"an elegant tapestry of quotations, musings, aphorisms, and autobiographical reflections" (James Atlas)

Wednesday, May 30, 2012

Mennonite country

We picked up a car in Toronto this morning and headed to the Kitchener-Waterloo area, about an hour's drive west of Toronto. Driving was fairly easy once we got used to driving on the wrong side of the road again. The highways here are huge, 12 lanes across sometimes. But all is well signposted, and we found ourselves north of Waterloo, looking for a little town called St. Jacobs. My Canadian FB friends have often talked about this place, so I definitely wanted to see it. We were lucky with the weather; it rained on the way, but once we got to St. Jacobs, the storm had passed and it was even sunny at times. As soon as we drove through the farmlands, I was enchanted by the big Amish-style barns and grain silos. Would have loved to look inside one! As interesting as the big cities are, I just love countryside! St. Jacobs was just delightful, and no sooner had I left the visitor information store, did I see a black buggy with two proud horses and a Mennonite couple dash past! I was too gobsmacked to even get my camera out! I so much wanted to see that, and was lucky enough to see many such buggies drive past over the next hour. And when I discovered the quilt shops - well, my day could hardly get any better! I just want to live at the Mennonite quilt shop, and if not there, then at the First Nations art shop next door. Although I would not say no to a stay at the Christmas shop either. Had lunch under a huge maple tree, and made rather a mess of my credit card - but let's not go there.... Leaving beautiful St. Jacobs behind us, we powered up the highway, back via Toronto, and landed in a little place called Belleville (somewhat of a a misnomer, I'm afraid). Still, the culinary highlight was a pulled pork bun (delicious), an Alexander Keith light ale (my new favourite), and my first coffee at Tim Horton's. AND I found those gorgeous maple leaf cookies and maple-blueberry tea my friend Kathryn and I love so much.
DH has taken to photographing quirky signs. Found a good one  tonight: "Worms for sale. 24 hours". So, if you have a craving for worms at 11:30pm, that's the place for you!
Well, let's see what tomorrow brings...

Tuesday, May 29, 2012

Mother Nature delivers!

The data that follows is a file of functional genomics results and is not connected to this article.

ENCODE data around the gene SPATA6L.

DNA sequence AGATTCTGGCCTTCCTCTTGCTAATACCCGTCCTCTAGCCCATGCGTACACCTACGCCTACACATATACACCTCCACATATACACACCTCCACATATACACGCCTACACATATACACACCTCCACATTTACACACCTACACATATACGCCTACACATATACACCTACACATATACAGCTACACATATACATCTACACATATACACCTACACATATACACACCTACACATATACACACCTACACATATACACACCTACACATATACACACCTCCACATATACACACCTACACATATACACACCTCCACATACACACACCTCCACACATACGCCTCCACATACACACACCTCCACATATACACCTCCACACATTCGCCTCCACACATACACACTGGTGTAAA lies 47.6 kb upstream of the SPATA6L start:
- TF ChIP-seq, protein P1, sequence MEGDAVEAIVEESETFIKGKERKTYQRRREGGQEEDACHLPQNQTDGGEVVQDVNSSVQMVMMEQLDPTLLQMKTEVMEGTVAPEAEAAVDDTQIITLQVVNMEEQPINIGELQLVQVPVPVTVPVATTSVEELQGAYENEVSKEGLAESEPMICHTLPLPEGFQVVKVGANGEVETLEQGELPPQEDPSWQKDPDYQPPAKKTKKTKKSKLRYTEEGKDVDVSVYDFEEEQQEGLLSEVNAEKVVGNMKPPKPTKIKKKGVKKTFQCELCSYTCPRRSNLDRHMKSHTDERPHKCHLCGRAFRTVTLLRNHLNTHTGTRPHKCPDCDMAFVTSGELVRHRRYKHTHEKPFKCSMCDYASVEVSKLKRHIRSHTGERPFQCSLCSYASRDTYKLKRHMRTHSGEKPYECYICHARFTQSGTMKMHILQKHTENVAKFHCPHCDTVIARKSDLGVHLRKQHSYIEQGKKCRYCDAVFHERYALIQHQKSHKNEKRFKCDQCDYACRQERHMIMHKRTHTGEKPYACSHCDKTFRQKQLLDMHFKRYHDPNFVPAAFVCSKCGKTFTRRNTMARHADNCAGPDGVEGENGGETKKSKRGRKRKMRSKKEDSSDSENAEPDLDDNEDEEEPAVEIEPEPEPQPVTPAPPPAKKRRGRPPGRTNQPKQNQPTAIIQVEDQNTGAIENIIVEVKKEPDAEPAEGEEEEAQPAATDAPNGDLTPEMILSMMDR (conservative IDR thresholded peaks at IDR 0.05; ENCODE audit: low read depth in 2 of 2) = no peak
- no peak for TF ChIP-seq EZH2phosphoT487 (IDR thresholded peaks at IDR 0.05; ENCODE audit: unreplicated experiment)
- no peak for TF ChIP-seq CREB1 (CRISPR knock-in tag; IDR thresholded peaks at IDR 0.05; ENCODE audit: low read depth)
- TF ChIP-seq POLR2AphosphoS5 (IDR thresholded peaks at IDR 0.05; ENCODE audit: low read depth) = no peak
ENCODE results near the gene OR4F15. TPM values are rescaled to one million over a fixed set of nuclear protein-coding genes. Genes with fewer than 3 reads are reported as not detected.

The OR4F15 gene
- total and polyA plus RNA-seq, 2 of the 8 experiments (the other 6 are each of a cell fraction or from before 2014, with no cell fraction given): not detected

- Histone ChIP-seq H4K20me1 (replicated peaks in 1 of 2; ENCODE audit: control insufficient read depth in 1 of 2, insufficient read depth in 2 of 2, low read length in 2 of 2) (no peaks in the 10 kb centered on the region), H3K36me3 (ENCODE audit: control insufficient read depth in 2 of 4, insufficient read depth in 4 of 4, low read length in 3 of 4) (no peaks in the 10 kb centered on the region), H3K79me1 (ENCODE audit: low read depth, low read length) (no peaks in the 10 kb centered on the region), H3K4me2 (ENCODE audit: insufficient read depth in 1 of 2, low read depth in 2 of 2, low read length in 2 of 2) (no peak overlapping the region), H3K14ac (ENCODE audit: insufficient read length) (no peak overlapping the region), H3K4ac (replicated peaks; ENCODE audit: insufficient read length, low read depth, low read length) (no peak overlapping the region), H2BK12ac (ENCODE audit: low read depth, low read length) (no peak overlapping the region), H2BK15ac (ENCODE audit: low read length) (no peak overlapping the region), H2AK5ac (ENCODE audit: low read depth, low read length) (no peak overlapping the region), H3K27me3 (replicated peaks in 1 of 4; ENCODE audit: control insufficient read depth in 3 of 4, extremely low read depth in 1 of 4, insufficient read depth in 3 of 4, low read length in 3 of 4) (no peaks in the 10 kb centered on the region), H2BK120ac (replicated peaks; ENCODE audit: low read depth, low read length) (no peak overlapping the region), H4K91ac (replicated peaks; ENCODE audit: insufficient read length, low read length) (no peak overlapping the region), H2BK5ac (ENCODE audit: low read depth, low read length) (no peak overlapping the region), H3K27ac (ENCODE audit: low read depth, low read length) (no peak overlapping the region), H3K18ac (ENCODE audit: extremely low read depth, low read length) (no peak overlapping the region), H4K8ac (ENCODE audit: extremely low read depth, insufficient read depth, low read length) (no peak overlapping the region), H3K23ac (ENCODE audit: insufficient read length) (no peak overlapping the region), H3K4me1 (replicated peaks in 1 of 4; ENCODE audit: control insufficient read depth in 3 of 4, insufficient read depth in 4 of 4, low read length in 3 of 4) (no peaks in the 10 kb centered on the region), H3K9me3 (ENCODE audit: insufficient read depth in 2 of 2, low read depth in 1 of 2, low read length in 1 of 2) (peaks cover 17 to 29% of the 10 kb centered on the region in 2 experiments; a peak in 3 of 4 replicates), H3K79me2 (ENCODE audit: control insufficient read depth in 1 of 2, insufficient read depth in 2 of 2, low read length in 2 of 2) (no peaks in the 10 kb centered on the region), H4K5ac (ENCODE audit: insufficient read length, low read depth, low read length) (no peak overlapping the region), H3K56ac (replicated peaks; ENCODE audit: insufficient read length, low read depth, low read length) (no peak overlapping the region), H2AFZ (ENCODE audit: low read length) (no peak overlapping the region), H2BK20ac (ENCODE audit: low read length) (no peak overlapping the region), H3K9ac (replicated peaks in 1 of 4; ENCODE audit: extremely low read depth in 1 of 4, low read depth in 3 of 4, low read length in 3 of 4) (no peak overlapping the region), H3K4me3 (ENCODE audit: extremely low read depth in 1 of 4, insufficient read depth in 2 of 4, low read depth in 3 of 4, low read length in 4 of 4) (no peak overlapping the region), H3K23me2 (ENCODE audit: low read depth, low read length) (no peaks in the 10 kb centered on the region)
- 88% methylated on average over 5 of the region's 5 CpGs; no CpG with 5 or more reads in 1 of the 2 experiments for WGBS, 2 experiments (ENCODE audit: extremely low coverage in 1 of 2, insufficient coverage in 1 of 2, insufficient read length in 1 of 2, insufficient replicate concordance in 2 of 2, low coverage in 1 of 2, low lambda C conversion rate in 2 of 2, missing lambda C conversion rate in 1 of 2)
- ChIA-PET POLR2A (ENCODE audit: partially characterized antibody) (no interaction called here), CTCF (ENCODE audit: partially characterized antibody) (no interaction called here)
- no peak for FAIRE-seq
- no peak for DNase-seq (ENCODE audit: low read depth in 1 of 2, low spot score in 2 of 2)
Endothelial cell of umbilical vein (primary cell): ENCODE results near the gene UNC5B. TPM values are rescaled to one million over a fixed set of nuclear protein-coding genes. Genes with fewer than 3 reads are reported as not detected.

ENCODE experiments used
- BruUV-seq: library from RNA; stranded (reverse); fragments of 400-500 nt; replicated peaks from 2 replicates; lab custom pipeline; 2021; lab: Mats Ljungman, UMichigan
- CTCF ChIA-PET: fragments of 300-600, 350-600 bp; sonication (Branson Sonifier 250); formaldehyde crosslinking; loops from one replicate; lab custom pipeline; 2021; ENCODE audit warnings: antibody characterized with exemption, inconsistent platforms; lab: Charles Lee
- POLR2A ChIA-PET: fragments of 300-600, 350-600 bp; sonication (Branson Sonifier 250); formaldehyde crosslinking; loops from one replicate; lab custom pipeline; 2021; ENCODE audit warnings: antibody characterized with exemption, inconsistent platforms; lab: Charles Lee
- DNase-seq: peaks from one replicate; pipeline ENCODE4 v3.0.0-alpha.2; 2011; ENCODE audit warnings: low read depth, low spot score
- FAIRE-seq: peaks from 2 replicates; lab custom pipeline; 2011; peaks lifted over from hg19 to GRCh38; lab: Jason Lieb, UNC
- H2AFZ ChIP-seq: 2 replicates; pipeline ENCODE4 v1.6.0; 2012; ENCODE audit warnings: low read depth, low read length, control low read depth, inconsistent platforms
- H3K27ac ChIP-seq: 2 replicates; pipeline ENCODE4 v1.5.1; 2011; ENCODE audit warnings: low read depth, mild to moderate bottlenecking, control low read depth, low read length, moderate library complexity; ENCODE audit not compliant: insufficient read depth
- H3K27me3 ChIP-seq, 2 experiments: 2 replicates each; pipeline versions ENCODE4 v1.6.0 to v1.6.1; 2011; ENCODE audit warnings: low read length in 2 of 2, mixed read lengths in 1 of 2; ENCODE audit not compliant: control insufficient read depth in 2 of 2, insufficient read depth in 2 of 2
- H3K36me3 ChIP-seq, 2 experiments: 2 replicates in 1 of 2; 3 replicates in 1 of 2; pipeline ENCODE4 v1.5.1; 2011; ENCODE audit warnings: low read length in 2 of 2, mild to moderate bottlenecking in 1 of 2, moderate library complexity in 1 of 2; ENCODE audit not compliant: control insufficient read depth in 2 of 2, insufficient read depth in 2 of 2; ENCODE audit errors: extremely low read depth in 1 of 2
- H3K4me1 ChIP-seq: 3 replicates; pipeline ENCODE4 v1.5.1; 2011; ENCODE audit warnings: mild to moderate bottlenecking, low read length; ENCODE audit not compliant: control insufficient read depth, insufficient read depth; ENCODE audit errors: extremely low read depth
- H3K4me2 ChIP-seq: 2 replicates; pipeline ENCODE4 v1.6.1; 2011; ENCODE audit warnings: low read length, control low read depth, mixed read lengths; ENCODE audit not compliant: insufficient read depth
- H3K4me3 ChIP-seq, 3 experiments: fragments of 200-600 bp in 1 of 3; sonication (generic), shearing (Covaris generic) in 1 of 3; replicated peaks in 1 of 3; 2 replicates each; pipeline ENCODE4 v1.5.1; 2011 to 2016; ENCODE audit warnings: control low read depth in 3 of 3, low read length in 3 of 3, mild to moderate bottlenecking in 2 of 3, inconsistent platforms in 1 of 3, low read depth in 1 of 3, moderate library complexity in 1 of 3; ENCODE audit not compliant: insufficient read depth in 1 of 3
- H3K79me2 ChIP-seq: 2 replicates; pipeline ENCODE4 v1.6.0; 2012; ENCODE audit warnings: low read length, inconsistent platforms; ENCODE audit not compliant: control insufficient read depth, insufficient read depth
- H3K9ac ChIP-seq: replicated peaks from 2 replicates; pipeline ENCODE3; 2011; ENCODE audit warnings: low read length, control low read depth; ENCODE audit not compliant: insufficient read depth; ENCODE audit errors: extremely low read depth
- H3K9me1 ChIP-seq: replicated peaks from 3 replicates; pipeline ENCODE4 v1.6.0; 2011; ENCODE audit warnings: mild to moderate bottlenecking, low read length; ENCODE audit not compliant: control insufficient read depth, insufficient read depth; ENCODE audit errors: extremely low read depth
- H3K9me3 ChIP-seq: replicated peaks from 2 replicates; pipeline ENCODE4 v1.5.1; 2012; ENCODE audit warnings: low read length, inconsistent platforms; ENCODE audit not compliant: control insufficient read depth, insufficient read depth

As I suspected, nature is more liable than folk to render me awestruck! But there's not much that beats Niagara Falls in that regard. Our tour began with a drive into wine & fruit growing country, and the beautiful landscapes between the lakes. While some people sampled the (liquid) produce, we admired the stately houses along the Niagara River. Just gorgeous! I loved the Amish-style barns, and even spotted a Mennonite lady in traditional garb. The drive up to the falls was mostly pleasant, there were some delightful guest houses and B&Bs, and a superb golf course, with a gaggle of Canadian geese to keep order. From there we entered the rather garish Niagara Falls proper (on the Canadian side), and were shown to the Sheraton Hotel's Falls View dining room for lunch. Now I challenge anybody to beat that for a lunch with a view! You get to look down on both major falls, and the weather was, of course, just peachy. Can't fault the food either, hot, fresh and delicious. The falls were just incredible, so powerful, and the "Maid of the Mist" boats were just little toyboats from that height, whereas in real life they're quite large. We made our way down to the water and donned the blue plastic coats. We all looked like oversized condoms having a suspiciously good time in a washing machine! The raincoats did help though, once the boats make their way under the falls, you're just soaked. It was wild, wet, and wonderful, and even a couple of little rainbows came out! The roar of the water is almost threatening; no wonder folks in the old days thought the sounds came from angry spirits. Our next stop was at the helipad, and Wayne and I thought this was too good to miss - so a few minutes later yours truly had her first chopper flight. All I can say is - FUN!! The flight took 12 minutes and made its way up the river, across the falls and back again. It was really worthwhile, fantastic to see the falls from above, but also the whole water system. Happy but exhausted, we stopped in Niagara-on-the-Lake for a fortifying maple-walnut ice cream and a short walk down the main street. It is a pretty, tree-lined, cutesy village, but a little too artificial-touristy for my taste. Still, a nice final stop on our tour, and well removed from the tacky horrors of Niagara. I mean, why does anybody need a Hard Rock cafe in one of the world's most beautiful nature reserves? Back in Toronto - with the sunset reflected in the city's skyscraper windows -  we opted for a dinner in Chinatown. We lucked out; stopped at a restaurant , in front of which a pretty white dog was sitting. I felt that was a good omen, and it was - great food, cheap, plenty of it, and good service. We couldn't remember the name of the place, so Wayne called it the "Lucky Dog diner"... In fact, it was the Gourmet Restaurant, and I do recommend it. The duck was divine! A strawberry daiquiri has given me enough 'mellow' to guarantee a decent sleep. And tomorrow, we're off to Kitchener, Waterloo & St. Jacobs, then heading north towards Kingston. More soon.